For your information, the average charges for claims paid for Sleep Apnoea admissions for the financial year 13/14 are provided below:

On Average

Charge Medicare Pays HCF Pays 3 If your doctor DOES NOT use HCF’s No Gap Arrangement YOU PAY % of all admissions where your doctor DOES NOT use HCF’s No Gap Arrangement 4 If your doctor USES HCF’s No Gap Arrangement YOU PAY % of all admissions where your doctor USES HCF’s No Gap Arrangement
Total Average Hospital Component (accommodation and hospital related services) $525

$0

$525
1 Medical Services Component
Diagnostic Procedures $801 $465 $334 $276 0.3% $0 99.7%
2 Total Average Medical Services $801 $465 $334 $276 0.3% $0 99.7%
Hospital and Medical Services Average for Sleep Apnoea Admissions $1,326 $465 $859 $276 0.3% $0 5 99.7%

Sleep Apnoea_14.GIF

Points to Note:

  • Charges are based on HCF claims for a sample size of 4,772 same day admissions in participating day surgeries or private participating hospitals (day surgeries/private hospitals that have an agreement with HCF for accommodation, theatre and hospital related services) – covered under Medicare items 12203, 12206 and 12209.
  • As a private patient in a non-participating hospital you may incur an out of pocket expense for the hospital component (accommodation and hospital related services).

1 These medical services are in-patient services only.


2 The medical charges are based on averages and each episode of care is different, i.e.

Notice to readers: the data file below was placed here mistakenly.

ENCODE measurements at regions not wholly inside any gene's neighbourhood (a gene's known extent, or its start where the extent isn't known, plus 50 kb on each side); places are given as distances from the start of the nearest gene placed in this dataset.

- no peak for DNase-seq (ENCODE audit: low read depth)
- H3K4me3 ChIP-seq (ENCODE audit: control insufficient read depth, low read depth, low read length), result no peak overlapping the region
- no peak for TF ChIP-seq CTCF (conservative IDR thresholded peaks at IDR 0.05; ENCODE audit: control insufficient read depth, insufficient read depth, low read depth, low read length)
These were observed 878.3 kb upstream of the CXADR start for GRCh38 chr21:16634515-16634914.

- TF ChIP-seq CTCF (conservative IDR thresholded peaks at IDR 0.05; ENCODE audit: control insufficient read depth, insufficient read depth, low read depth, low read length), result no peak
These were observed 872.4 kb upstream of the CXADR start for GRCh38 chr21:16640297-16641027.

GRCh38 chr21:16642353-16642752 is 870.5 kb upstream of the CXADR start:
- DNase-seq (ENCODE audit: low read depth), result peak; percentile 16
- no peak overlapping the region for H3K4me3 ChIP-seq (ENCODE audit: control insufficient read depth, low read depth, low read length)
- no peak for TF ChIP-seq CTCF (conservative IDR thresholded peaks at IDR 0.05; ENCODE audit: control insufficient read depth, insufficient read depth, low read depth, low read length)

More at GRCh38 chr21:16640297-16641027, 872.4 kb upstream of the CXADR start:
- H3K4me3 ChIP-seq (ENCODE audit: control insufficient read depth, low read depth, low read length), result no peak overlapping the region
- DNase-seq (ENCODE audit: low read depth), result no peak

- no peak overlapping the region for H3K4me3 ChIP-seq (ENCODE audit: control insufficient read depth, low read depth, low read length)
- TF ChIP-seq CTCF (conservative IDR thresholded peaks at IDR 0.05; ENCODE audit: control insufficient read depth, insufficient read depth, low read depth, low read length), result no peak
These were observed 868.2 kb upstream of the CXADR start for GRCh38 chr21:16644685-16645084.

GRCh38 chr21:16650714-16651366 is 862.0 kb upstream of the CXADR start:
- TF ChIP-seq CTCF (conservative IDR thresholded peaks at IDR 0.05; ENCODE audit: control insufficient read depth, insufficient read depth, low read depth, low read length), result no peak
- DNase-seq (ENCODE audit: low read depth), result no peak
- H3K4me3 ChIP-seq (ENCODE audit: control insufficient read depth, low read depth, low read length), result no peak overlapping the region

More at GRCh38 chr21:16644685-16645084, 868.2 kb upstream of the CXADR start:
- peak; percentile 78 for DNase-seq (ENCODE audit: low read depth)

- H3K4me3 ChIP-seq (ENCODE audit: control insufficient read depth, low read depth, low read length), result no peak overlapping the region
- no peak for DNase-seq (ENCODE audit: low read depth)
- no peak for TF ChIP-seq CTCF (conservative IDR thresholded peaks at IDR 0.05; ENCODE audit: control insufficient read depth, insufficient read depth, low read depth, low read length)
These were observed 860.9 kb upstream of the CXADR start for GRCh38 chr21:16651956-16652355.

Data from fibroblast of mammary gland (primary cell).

you may not have all of these medical services, and/or you may also have other medical

services not indicated here e.g. specialist consultations. Therefore, the total average

medical service charge ($801) differs from the sum of the individual average charges as

shown.


3 Doctors who do not use the HCF no-gap arrangement have a higher average out of

pocket charge, as their charges are higher than those doctors who use the no-gap

arrangement and incur nil out of pocket charges to the patient. Therefore, the sum of the

average benefits plus the average out of pocket charge you pay will not equate to the

charge as shown in the table.


4 Doctors’ charges vary so always ask your doctor whether he/she will participate in

HCF’s No Gap Arrangements.


HCF Medicover Schedule of Benefits lists all services for extra benefit in excess of the

Commonwealth Medicare Benefits Schedule (CMBS) fee, which providers, registered

under the HCF Medicover No Gap arrangement will receive as full payment for

services provided. This also applies to unregistered providers should they charge within

theschedule of benefit listed. This arrangement ensures that our members incur no out of

pocket expense.


5 This percentage indicates the total coverage of hospital and medical services for all

sleep apnoea admissions. The percentages shown for each type of medical service are

much higher as they are calculated for those services only and not the entire admission,

which includes all medical services and the hospital services. In an admission you may

have one medical service with an out of pocket expense, which then excludes the whole

admission from being fully covered. Hence the significant difference in percentage for